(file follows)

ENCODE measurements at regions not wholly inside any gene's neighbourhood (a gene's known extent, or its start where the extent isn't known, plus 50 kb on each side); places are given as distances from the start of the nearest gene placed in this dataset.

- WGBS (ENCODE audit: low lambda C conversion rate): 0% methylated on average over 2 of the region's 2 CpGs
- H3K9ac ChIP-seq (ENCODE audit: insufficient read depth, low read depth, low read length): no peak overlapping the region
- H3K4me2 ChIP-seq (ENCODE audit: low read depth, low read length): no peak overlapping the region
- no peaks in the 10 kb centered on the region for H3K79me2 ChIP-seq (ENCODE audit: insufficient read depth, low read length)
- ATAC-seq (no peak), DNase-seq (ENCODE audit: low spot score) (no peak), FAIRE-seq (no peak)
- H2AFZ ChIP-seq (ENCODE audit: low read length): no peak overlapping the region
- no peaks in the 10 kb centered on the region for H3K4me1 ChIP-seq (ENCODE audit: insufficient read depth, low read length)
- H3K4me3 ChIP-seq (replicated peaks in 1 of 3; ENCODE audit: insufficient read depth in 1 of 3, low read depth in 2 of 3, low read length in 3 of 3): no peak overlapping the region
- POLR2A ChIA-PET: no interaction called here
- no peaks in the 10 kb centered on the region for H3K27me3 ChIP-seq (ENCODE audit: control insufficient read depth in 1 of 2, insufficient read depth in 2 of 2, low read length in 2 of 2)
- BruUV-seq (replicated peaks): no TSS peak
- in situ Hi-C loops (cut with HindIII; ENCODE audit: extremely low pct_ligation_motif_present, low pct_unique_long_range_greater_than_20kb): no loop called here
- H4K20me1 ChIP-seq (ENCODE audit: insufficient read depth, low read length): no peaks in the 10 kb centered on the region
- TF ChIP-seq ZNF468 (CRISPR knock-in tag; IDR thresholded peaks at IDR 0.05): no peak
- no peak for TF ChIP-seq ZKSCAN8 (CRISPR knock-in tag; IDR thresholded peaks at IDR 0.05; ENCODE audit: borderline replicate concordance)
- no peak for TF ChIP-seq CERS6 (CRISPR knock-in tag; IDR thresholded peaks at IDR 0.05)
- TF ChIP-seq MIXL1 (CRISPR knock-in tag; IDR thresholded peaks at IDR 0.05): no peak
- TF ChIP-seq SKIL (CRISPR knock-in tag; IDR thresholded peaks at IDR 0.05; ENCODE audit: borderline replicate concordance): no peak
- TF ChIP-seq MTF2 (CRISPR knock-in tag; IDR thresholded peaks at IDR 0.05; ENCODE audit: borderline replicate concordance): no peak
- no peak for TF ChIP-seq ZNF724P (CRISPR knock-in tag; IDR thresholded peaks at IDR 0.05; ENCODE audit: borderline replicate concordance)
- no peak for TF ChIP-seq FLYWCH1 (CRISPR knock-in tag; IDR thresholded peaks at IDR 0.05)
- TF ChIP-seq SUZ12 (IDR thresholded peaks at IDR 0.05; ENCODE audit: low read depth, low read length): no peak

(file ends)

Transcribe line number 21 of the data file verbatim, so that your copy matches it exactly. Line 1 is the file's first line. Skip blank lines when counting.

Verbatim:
- no peak for TF ChIP-seq ZNF724P (CRISPR knock-in tag; IDR thresholded peaks at IDR 0.05; ENCODE audit: borderline replicate concordance)